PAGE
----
On Tuesday afternoon, a major magnitude 7.7 earthquake struck off the coast of Jamaica. The shaking could reportedly be felt on land and tsunami warnings went up for Belize, the Cayman Islands, Cuba, Honduras, Mexico, and Jamaica.
The U.S. Geological Survey issued a report on the quake just before 2:30 p.m. local time. It was recorded 77 miles north of Lucea, Jamaica and occurred at a depth of 6.2 miles. The agency has received 288 reports from users who felt the earthquake.
In response, the National Oceanic and Atmospheric Administration issue tsunami warnings across the region. Any tsunamis are forecast reach from 0.3 to 1 meters (1-3 feet) above average the normal tide. The low tsunami risk is largely due to the type of quake known as a slip-strike earthquake.
The M7.7 Jamaican quake produced sideways motion on the fault, so the tsunami risk is low. (Seafloor should move up to make tsunami.) But if I'm ever at the beach and feel strong shaking, I move to high ground. Downside is I lose a day at the beach. The upside could be my life.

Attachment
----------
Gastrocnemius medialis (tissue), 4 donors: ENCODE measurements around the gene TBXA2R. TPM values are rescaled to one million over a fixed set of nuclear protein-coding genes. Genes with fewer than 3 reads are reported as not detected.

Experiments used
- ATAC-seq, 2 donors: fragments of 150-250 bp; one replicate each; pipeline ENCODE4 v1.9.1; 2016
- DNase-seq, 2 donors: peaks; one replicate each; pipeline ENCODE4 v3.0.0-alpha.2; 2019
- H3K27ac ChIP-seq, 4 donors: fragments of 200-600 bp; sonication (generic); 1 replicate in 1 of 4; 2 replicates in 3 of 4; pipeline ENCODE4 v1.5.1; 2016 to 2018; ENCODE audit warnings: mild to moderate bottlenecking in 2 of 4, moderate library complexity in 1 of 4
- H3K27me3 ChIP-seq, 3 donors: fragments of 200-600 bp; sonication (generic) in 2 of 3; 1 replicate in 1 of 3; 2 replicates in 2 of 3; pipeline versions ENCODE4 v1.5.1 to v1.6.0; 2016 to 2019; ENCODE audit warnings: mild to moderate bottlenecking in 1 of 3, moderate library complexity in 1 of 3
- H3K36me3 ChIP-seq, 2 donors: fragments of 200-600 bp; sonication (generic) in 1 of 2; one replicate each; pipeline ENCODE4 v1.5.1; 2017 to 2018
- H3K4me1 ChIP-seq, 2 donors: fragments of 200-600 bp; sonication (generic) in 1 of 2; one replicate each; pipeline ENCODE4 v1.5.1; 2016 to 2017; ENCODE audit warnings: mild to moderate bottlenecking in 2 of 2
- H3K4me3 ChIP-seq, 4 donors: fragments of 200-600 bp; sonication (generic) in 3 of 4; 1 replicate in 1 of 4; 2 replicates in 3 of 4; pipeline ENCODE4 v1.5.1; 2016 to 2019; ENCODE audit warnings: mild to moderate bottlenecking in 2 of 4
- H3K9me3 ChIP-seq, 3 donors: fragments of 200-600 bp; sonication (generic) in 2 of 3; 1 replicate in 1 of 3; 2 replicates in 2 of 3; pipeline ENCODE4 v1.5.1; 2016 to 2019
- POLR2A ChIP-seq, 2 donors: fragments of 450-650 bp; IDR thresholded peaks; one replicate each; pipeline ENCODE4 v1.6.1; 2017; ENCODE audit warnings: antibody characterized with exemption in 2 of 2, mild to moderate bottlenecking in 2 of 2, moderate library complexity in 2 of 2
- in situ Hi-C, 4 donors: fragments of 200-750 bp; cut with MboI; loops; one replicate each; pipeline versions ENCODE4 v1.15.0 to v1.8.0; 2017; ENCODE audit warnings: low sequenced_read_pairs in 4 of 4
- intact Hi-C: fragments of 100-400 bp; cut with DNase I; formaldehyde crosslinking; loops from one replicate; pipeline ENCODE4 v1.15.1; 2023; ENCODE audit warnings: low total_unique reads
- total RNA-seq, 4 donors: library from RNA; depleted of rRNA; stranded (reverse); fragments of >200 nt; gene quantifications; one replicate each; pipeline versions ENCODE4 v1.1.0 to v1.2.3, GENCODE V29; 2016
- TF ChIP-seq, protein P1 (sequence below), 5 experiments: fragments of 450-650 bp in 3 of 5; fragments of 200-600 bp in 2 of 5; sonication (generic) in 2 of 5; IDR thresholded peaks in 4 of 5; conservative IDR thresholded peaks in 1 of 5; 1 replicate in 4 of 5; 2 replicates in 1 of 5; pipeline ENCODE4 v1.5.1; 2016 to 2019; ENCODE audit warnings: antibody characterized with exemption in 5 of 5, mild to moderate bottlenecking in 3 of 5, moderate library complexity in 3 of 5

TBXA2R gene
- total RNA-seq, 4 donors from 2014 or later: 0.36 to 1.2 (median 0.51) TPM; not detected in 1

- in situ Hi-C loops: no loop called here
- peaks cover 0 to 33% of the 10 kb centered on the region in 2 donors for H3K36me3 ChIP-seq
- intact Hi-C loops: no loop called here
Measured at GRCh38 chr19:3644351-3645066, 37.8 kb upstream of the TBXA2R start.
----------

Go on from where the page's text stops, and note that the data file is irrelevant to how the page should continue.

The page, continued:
— Dr. Lucy Jones (@DrLucyJones) January 28, 2020
Data kept by the National Oceanic and Atmospheric Administration shows this was one of the strongest earthquakes on record for the region. The last earthquake stronger than this occurred in 1946 off the coast of the Dominican Republic.
The Caribbean has been fairly active over the past month. This earthquake follows weeks of activity in Puerto Rico, including a quake that knocked out power to the entire island. The territory is still reeling from it and the aftershocks. The government announced on Tuesday that nearly 63,000 people are still in shelters. Schools reopened this week, though just 20 percent of the island’s schools have been deemed safe enough to be opened.
The earthquake off Jamaica is much stronger than the ones that have rattled Puerto Rico, though it was far enough out to sea that there were not any immediate reports of damage. While in the same region, the earthquakes in Puerto Rico and Jamaica appear to have struck on separate faults. So no, it’s probably not a sign of impending doom.
Featured image: USGS